The words “data analysis” probably don’t evoke much excitement in our high school students, but having the ability to closely examining data sets, graphs, and statistics can be an extremely useful life tool. Throughout our semester together in Microbiology, my students and I have been discovering ways to navigate various types of data. We have looked at various types of data – from abstract line and bar graphs to complex data tables comparing allergic responses between different microbiomes. Understanding that our students will need accommodations to access these materials, My co-teacher and I posed the question: How can we ensure our students with ID will be academically engaged in these lessons?
I have done some reading on effective teaching strategies for students with ID and was able to apply these to data analysis instruction. According to Mark Dombeck, Ph. D., a step-by-step approach to teaching helps learners build up their understanding of bigger concepts. This idea has helped my students grapple with data set and graph analysis. .
“One such strategy is to break down learning tasks into small steps. Each learning task is introduced, one step at a time. This avoids overwhelming the student. Once the student has mastered one step, the next step is introduced. This is a progressive, step-wise, learning approach. It is characteristic of many learning models. The only difference is the number and size of the sequential steps.”
What may like a daunting task to students with ID, data analysis can be authentic and inclusive when its components are broken down into micro-steps.. A group of four students and I started exploring a somewhat complicated line graph that plotted “The Effect of Modernization on Diversity of Bacteria”.
- Our first step was to simply locate the graph’s title, x and y axes, and then make meaning from these observations.
- From there, we made meaning of the graph by asking each other questions: What does the green line represent? Which direction is the line moving from left to right? What does this increase mean?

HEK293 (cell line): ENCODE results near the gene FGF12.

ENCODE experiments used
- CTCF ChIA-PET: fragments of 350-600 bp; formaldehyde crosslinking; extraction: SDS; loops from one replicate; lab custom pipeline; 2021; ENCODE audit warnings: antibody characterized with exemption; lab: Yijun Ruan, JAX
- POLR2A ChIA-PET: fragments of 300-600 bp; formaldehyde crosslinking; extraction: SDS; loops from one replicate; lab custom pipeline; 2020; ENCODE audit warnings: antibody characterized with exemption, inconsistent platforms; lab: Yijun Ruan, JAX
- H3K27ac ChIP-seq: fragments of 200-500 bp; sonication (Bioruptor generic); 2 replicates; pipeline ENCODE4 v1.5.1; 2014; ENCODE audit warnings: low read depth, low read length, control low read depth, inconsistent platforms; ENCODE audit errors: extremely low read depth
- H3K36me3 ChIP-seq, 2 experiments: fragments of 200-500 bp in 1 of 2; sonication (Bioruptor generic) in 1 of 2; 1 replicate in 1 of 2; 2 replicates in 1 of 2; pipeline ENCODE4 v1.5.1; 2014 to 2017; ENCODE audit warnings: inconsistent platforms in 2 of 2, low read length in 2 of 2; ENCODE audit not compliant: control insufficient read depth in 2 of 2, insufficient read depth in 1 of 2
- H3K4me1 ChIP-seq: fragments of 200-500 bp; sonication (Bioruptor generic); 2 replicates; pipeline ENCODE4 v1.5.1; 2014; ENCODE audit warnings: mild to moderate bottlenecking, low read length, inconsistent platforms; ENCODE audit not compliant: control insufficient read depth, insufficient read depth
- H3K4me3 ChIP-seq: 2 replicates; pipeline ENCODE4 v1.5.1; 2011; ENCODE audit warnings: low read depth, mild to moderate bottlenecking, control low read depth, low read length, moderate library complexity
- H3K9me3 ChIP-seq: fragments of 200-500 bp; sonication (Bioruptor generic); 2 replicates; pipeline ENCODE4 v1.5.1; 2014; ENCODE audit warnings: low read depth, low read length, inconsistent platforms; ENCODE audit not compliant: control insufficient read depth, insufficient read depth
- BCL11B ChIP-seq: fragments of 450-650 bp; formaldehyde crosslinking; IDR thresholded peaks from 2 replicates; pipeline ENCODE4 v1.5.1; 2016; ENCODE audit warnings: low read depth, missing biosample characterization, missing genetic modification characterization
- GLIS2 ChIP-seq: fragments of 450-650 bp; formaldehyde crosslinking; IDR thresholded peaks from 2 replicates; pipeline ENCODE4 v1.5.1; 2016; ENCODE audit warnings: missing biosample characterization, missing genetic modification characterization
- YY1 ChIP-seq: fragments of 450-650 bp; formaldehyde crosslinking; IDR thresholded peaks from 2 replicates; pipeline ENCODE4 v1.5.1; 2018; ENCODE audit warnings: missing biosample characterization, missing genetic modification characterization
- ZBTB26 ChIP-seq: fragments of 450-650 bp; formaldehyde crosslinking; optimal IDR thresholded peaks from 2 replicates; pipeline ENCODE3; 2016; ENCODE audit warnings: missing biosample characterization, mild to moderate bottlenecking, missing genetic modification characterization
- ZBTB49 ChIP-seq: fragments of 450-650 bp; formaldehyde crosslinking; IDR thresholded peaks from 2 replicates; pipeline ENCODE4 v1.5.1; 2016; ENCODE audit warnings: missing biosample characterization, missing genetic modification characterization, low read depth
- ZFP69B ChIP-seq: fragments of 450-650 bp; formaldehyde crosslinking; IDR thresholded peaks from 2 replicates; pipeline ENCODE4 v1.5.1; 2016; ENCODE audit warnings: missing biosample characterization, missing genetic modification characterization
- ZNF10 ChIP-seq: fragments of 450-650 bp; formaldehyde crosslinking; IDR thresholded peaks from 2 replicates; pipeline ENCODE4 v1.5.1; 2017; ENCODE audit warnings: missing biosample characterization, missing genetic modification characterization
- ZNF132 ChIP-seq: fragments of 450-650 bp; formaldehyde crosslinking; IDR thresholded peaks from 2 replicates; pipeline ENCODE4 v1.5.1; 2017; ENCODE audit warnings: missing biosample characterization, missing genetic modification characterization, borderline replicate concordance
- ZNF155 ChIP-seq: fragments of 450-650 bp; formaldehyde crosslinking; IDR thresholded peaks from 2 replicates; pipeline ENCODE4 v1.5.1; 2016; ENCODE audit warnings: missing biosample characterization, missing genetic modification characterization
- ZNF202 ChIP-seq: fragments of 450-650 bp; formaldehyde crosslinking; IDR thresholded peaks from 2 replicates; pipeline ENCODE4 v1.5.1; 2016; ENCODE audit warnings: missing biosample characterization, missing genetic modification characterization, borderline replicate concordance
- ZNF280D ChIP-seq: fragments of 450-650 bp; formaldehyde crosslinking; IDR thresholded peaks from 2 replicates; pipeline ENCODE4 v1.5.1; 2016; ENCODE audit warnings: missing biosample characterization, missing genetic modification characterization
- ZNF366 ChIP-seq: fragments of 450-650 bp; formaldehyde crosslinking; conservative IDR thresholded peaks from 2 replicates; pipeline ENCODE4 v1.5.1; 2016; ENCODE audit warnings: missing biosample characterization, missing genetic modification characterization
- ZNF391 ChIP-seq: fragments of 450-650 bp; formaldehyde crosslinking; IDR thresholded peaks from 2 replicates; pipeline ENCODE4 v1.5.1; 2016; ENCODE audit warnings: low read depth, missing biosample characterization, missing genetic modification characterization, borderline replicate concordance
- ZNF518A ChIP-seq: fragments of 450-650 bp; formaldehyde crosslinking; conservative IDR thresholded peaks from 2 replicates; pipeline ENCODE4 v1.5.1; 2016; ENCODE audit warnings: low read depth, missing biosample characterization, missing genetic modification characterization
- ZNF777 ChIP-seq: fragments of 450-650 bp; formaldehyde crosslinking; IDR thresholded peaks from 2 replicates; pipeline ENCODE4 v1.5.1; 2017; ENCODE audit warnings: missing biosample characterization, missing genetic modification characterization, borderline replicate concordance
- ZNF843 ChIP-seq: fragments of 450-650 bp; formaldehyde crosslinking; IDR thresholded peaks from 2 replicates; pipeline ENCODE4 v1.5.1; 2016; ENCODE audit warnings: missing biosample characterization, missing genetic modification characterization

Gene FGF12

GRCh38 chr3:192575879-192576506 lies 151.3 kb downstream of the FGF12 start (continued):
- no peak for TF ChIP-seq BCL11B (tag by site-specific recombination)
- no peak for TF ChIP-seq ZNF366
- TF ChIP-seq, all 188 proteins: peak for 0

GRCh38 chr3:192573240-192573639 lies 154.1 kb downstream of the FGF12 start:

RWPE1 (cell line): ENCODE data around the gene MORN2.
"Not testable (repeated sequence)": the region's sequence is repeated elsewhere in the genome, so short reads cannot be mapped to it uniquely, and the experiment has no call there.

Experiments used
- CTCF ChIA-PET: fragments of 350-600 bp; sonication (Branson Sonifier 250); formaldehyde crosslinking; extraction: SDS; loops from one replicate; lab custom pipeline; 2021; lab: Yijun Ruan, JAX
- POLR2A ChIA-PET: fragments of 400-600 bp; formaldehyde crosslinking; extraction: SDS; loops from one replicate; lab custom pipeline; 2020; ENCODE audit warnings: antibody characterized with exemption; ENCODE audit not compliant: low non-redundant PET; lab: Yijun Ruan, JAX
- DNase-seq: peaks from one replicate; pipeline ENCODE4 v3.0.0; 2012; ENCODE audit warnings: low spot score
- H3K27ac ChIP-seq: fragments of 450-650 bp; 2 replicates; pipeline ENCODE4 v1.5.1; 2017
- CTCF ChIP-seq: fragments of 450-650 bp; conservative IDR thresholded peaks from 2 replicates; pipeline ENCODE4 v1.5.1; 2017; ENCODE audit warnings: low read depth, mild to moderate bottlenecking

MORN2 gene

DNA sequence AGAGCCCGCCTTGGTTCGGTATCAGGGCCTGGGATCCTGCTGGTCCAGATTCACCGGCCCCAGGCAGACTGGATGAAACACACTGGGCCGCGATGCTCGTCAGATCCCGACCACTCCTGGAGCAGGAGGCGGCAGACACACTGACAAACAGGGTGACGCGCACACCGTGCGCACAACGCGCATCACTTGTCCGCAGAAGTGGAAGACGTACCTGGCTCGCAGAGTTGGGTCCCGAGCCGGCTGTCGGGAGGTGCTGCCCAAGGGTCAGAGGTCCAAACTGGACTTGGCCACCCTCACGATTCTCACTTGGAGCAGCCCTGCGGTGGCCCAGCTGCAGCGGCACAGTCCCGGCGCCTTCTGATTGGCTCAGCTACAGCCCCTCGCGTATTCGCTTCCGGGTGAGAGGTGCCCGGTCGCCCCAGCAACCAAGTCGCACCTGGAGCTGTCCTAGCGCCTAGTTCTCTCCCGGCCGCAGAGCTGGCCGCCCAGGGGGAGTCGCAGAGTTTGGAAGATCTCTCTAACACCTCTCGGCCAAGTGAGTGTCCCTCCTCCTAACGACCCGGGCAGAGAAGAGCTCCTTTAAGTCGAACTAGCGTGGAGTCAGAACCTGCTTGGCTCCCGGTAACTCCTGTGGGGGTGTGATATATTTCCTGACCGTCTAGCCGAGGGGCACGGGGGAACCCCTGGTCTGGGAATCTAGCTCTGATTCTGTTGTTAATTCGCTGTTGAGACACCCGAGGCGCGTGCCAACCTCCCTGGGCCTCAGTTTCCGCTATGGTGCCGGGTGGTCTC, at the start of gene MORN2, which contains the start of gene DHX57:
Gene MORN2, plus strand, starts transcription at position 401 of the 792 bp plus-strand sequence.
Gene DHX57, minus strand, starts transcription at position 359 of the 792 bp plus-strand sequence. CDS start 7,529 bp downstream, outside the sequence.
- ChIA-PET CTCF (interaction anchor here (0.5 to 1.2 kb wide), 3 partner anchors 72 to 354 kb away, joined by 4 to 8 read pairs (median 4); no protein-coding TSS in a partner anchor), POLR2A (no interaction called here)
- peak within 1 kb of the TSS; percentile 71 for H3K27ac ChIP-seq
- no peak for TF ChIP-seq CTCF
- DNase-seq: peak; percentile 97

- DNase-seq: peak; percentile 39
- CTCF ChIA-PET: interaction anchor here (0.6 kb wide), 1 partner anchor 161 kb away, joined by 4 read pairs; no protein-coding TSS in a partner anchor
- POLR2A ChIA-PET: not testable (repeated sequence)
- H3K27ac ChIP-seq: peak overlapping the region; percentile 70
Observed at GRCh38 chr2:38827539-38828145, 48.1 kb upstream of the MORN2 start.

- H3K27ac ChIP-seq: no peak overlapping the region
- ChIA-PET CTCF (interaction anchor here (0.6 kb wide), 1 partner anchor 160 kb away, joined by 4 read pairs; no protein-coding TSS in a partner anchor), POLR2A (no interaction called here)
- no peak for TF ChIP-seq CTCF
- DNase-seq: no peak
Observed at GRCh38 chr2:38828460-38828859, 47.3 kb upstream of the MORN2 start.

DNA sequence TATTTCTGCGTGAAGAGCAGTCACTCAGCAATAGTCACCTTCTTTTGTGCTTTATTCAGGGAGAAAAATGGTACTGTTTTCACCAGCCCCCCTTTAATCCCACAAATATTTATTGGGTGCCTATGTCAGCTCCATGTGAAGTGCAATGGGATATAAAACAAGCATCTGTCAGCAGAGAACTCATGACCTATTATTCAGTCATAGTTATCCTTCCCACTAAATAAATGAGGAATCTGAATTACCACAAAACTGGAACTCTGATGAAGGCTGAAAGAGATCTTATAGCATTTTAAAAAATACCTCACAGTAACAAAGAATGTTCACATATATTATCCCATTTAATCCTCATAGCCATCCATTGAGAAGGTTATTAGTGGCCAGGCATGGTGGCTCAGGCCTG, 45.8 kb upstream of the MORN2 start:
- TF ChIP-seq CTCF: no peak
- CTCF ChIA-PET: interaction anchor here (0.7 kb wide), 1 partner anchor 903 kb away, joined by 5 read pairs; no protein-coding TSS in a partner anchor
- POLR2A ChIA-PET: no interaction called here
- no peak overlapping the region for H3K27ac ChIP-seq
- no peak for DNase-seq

- Next, we dove deeper in to data by comparing the graphs different groups and, ultimately, were able to understand the relationship between modernization and the diversity of bacteria on our skin, mouth, and in feces.
This level of scaffolding was not necessary for our other students but were tremendously helpful to severely disabled students.
Breaking down the process of data analysis (and undoubtedly countless other academic activities) allows the task to be approachable and authentic students with severe learning disabilities. Over the following weeks, I reinforced the step-by-step process using other data sets and was able to witness students’ skills and independence with the task develop. Utilizing evidence-based strategies for these students has ultimately helped them build an entire new skill set.
LOVE LOVE LOVE!!! Coming from a math teacher where literacy with data is essential, I love that you have found ways to support ALL students when reading data. My only suggestion for the scaffolded steps that you created would be to have students start thinking about what the data/trend would look like before you give them the data. For example, before they look at a graph of how bacteria develops over time, have them discuss what they think it will look like. Have them do a draft scatter plot or discuss what the shape will look like. I’m not sure if this fits into the tasks that you gave them, but I did this during Stat’s panels. Give them the situation, and let them identify what they think the graph would look like. Great Blog Post!!!!